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Social media isn’t actually causing our massive political divide, says study


Research on political trends over the past two decades has revealed that, while our social media echo chambers might not be helpful, we shouldn’t blame them for the polarisation of society’s politics. 

The idea that digital technology both passively and actively shapes our ideologies has made the web an easy scape-goat for widening social divisions, but it appears those who use social media the least are also those who are gravitating quickest towards the political extremes.

 

The study, conducted by economists from Stanford and Brown University in the US, made use of data from the American National Election Study (ANES), which has been gathering information on the nation’s electoral behaviours since 1948.

Information is collected through face-to-face surveys, and includes such details as voter age, social background, political predispositions, values, and perceptions on political groups and candidates.

Thrown into this mix was a pool of data collected from the Pew Research Centre on internet use during election years dating back to 1996, as well as during a handful of non-election years.

From these numbers the researchers hoped to determine the extent to which political behaviours have changed over the years, and whether there are any clear relationships that might suggest a cause.

While it might seem obvious with the emergence of terms like “alt-right” and “fake news” that our political landscape is bleeding out at its margins, nailing down a definition for polarisation is itself a polarising issue.

The researchers used eight separate measures of political attitude, including partisan sorting based on geography, issue consistency, and straight-ticket voting.

 

Any which way they cut it, the researchers found the US population has been increasingly polarised in their political views since at least 1996.

However, additional data showed a similar trend dating back even earlier.

“It is interesting to note that the index grew about as quickly in the decade before 1996 as the decade after it, a pattern also exhibited by many of the individual measures,” the researchers write in their report.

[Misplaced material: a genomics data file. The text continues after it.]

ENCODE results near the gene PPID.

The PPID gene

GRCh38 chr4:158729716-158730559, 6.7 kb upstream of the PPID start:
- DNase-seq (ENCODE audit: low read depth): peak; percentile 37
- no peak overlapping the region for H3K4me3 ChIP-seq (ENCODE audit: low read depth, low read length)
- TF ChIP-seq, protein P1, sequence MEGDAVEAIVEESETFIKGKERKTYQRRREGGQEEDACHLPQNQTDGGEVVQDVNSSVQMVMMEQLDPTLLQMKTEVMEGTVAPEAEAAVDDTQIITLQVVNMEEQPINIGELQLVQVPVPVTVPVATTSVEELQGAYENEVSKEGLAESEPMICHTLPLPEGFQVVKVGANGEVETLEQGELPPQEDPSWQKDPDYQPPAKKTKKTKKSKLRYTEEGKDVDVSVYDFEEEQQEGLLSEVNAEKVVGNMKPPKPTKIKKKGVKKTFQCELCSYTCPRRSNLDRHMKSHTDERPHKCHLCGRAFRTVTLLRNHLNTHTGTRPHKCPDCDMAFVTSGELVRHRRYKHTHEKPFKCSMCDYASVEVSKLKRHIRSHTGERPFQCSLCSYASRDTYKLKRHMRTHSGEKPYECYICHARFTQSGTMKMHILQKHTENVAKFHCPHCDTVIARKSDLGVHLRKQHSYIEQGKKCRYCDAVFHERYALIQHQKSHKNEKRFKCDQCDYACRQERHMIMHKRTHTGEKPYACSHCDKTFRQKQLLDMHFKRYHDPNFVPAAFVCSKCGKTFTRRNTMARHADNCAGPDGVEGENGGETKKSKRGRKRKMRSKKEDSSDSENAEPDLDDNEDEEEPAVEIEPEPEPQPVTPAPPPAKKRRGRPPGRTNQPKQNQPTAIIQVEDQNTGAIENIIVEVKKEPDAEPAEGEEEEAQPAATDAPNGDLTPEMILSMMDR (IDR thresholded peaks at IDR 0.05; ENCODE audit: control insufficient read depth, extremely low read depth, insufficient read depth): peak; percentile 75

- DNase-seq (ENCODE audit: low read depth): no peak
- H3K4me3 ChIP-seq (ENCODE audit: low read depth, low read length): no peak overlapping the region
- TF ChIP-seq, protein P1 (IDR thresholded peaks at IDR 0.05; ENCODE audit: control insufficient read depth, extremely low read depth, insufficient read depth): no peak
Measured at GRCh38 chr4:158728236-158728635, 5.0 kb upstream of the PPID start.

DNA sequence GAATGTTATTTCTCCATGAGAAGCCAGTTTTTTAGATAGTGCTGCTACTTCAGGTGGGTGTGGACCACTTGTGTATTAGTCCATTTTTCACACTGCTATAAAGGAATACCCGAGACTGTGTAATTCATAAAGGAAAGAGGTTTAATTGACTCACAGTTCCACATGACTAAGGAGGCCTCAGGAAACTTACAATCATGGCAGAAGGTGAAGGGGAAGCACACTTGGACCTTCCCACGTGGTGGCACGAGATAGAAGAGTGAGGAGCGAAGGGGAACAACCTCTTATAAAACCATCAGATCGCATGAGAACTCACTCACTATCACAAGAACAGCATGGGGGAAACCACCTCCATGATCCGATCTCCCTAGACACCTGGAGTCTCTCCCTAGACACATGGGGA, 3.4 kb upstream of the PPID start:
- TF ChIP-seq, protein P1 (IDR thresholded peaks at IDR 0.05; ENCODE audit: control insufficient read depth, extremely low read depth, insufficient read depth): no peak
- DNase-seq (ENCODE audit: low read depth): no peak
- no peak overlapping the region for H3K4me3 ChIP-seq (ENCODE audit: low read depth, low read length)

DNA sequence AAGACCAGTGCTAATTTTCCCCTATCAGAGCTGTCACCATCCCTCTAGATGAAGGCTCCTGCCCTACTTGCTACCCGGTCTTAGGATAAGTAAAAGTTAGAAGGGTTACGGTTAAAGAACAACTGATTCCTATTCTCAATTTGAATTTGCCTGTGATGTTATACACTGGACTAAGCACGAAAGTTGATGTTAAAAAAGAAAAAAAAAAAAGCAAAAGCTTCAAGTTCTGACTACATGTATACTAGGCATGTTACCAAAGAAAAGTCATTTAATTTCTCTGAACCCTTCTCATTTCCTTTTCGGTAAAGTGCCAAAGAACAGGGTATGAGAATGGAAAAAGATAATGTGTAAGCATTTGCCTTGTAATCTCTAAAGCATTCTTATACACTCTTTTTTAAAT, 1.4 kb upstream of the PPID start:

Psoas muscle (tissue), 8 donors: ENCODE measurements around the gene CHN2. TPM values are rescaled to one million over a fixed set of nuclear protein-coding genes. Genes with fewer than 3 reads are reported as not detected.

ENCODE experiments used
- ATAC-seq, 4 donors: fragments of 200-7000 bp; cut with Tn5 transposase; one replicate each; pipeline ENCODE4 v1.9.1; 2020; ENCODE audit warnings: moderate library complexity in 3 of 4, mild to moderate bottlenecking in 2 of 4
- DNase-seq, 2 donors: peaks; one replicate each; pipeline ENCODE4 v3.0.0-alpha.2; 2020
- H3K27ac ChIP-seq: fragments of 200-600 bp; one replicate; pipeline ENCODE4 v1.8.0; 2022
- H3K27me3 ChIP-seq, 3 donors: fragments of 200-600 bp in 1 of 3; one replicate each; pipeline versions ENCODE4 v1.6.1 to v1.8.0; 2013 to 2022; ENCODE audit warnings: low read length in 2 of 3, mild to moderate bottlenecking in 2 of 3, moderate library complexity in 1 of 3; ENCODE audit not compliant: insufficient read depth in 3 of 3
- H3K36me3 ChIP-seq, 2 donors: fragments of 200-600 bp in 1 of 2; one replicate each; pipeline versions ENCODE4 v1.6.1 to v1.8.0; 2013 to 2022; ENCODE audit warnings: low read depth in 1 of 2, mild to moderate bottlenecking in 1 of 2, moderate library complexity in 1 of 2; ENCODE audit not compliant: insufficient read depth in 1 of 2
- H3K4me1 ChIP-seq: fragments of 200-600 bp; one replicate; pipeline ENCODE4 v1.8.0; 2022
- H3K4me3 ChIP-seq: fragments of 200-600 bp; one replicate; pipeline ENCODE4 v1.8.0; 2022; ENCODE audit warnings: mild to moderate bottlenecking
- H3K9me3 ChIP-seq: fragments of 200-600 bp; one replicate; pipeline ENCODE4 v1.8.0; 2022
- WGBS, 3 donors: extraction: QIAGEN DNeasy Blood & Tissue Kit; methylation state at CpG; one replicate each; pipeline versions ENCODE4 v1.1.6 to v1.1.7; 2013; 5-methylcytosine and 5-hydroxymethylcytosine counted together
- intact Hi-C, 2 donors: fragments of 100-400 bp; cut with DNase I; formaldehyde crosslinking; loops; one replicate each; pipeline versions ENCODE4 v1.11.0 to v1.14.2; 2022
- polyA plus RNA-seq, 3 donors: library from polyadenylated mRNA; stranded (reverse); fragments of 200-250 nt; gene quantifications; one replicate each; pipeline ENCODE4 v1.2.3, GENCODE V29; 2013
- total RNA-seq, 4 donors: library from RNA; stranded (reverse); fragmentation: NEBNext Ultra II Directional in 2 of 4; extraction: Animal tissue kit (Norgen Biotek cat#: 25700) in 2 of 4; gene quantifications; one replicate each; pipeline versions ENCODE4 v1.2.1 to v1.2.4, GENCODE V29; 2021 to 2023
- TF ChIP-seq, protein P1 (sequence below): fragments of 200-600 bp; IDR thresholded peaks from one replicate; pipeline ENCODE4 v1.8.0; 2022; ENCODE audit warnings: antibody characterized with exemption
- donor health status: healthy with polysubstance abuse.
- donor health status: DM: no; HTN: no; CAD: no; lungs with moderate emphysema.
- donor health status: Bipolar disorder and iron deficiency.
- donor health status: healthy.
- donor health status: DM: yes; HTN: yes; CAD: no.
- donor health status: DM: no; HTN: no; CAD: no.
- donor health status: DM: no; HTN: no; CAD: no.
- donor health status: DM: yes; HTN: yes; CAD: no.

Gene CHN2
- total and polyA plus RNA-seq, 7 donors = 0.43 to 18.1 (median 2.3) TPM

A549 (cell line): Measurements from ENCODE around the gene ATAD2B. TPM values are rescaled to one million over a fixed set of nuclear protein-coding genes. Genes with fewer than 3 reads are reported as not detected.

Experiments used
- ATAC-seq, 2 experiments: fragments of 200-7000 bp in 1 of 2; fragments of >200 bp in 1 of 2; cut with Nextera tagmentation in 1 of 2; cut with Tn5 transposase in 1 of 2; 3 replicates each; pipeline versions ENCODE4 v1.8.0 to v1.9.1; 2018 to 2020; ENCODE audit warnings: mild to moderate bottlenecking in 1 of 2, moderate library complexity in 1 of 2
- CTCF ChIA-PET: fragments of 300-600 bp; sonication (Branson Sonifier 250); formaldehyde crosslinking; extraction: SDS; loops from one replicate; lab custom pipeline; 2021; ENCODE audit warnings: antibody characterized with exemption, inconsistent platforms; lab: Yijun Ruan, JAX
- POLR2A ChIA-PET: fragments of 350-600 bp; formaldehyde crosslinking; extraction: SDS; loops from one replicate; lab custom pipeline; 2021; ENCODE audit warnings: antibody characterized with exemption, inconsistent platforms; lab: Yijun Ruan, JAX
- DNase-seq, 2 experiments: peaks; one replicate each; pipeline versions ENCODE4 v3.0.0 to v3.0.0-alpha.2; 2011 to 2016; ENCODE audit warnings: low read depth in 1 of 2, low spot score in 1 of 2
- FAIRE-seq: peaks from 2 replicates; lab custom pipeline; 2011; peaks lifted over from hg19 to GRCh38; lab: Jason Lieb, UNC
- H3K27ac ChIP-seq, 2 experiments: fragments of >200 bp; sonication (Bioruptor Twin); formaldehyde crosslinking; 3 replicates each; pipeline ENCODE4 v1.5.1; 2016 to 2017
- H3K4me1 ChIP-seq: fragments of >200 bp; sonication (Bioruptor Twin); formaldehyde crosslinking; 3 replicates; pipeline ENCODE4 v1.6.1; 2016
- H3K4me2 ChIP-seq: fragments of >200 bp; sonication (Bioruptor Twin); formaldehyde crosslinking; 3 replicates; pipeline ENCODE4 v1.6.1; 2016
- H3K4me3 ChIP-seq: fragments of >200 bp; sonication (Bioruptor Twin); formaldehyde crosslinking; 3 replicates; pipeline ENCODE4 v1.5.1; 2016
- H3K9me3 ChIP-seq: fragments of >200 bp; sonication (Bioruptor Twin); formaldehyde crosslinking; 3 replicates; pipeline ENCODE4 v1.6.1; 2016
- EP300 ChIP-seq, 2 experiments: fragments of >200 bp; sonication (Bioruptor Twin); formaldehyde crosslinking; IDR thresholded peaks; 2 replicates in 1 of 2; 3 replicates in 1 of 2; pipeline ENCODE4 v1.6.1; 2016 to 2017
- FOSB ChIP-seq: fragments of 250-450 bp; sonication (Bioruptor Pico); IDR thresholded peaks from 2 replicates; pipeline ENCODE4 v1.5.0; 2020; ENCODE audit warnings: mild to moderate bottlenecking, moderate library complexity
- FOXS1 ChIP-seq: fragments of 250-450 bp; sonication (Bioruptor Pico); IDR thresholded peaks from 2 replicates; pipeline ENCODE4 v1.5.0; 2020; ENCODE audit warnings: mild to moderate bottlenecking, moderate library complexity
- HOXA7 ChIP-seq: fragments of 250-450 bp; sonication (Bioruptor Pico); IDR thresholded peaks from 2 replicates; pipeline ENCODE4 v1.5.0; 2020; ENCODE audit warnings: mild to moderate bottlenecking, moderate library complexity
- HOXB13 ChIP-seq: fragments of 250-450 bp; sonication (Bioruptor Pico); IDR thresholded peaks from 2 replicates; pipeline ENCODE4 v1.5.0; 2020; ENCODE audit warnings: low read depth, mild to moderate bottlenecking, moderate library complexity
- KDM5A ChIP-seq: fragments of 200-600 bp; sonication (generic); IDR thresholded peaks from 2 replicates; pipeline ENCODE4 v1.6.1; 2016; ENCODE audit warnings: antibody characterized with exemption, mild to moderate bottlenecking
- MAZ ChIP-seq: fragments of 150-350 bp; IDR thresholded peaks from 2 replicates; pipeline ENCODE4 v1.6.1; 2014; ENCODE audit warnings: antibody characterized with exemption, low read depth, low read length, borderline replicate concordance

So what exactly is going on?

We’re quick to blame our growing use of the internet, particularly social media platforms such as Facebook and Twitter.

As tribal animals, we humans love nothing more than to weed out and unfriend those who don’t share our ideologies, while surrounding ourselves with those who indulge us.

 

Digital technologies also encourage our confirmation bias by delivering us news and entertainment that’s more likely to appeal, based largely on what we’ve liked before.

But in this particular case, the data doesn’t support this model.

“We find that the groups least likely to use the internet experienced larger changes in polarisation between 1996 and 2016 than the groups most likely to use the internet,” write the researchers.

For example, by the measure of partisan affect – the attitudes of one political group towards another – polarisation increased three times as fast for those over the age of 65 than it did for those aged 18 to 39.

Similar age-related increases were reflected to various degrees in seven of the eight measures, in fact.

 

While internet use has gone up overall since data was first gathered in 1996, older generations still don’t use the internet as frequently as younger folk.

For last year’s US presidential election, more than three-quarters of those aged between 18 and 39 reported to get their information on the campaigns online.

Less than 40 percent of those over 65 turned to the web for their political info, with that figure dipping to less than 20 percent for those older than 75.

“Our findings don’t rule out that the internet has played some role in the recent rise in polarisation,” says one of the researchers, Jesse Shapiro from Brown University.

“But they cast doubt on some common narratives linking polarisation to online news and social media.”

The researchers first released their findings back in March. Their recently published study in the Proceedings of the National Academy of Sciences has expanded on their initial research to include data on the 2016 election.

Social media could have a strong influence, but any model that pins the blame on the internet now has to explain why it affects those who don’t get online much at all. 

Whatever is pushing our society apart at the edges, it’s clearly a complicated topic.

 



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